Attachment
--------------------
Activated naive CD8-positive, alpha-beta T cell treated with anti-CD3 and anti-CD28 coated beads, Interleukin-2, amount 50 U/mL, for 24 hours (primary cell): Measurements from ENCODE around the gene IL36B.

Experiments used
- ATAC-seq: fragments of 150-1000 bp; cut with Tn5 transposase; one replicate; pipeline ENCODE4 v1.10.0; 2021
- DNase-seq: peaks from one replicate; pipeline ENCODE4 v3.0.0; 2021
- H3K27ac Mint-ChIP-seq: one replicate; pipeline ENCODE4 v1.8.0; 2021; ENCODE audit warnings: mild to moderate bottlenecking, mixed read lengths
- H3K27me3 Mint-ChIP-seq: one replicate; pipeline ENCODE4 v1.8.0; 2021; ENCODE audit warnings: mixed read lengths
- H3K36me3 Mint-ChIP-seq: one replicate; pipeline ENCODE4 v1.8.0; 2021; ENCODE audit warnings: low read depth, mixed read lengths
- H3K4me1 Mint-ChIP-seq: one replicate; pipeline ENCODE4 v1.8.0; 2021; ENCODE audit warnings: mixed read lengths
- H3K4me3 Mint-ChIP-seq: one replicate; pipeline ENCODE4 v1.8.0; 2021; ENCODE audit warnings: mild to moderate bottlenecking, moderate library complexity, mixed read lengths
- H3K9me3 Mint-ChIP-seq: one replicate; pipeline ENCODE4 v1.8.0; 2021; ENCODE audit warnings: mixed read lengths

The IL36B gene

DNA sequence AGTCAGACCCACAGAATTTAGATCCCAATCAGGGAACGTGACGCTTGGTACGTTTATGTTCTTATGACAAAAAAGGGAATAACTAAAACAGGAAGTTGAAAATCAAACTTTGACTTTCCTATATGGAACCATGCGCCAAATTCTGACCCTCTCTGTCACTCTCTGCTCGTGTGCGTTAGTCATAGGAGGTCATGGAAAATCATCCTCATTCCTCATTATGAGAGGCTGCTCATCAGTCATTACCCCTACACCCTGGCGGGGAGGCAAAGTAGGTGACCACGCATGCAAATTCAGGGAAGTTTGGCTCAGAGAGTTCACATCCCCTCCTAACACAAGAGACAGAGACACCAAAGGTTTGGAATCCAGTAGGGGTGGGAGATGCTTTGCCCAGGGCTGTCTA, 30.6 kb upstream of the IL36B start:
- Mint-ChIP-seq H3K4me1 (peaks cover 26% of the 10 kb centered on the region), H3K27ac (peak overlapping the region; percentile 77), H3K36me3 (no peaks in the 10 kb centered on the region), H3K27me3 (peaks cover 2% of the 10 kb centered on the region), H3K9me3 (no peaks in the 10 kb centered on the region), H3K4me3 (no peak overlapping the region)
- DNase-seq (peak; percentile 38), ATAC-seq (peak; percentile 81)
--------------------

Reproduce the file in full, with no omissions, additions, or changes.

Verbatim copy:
Activated naive CD8-positive, alpha-beta T cell treated with anti-CD3 and anti-CD28 coated beads, Interleukin-2, amount 50 U/mL, for 24 hours (primary cell): Measurements from ENCODE around the gene IL36B.

Experiments used
- ATAC-seq: fragments of 150-1000 bp; cut with Tn5 transposase; one replicate; pipeline ENCODE4 v1.10.0; 2021
- DNase-seq: peaks from one replicate; pipeline ENCODE4 v3.0.0; 2021
- H3K27ac Mint-ChIP-seq: one replicate; pipeline ENCODE4 v1.8.0; 2021; ENCODE audit warnings: mild to moderate bottlenecking, mixed read lengths
- H3K27me3 Mint-ChIP-seq: one replicate; pipeline ENCODE4 v1.8.0; 2021; ENCODE audit warnings: mixed read lengths
- H3K36me3 Mint-ChIP-seq: one replicate; pipeline ENCODE4 v1.8.0; 2021; ENCODE audit warnings: low read depth, mixed read lengths
- H3K4me1 Mint-ChIP-seq: one replicate; pipeline ENCODE4 v1.8.0; 2021; ENCODE audit warnings: mixed read lengths
- H3K4me3 Mint-ChIP-seq: one replicate; pipeline ENCODE4 v1.8.0; 2021; ENCODE audit warnings: mild to moderate bottlenecking, moderate library complexity, mixed read lengths
- H3K9me3 Mint-ChIP-seq: one replicate; pipeline ENCODE4 v1.8.0; 2021; ENCODE audit warnings: mixed read lengths

The IL36B gene

DNA sequence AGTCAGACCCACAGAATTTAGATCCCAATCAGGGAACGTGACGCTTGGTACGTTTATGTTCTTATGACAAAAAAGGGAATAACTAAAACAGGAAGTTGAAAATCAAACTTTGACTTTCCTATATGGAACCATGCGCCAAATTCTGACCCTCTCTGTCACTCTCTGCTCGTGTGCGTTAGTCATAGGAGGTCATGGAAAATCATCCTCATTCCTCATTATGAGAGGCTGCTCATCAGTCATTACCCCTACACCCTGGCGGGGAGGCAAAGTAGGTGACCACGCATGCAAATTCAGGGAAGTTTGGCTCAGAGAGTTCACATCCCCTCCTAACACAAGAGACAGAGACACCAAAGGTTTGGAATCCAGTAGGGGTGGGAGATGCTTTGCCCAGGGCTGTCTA, 30.6 kb upstream of the IL36B start:
- Mint-ChIP-seq H3K4me1 (peaks cover 26% of the 10 kb centered on the region), H3K27ac (peak overlapping the region; percentile 77), H3K36me3 (no peaks in the 10 kb centered on the region), H3K27me3 (peaks cover 2% of the 10 kb centered on the region), H3K9me3 (no peaks in the 10 kb centered on the region), H3K4me3 (no peak overlapping the region)
- DNase-seq (peak; percentile 38), ATAC-seq (peak; percentile 81)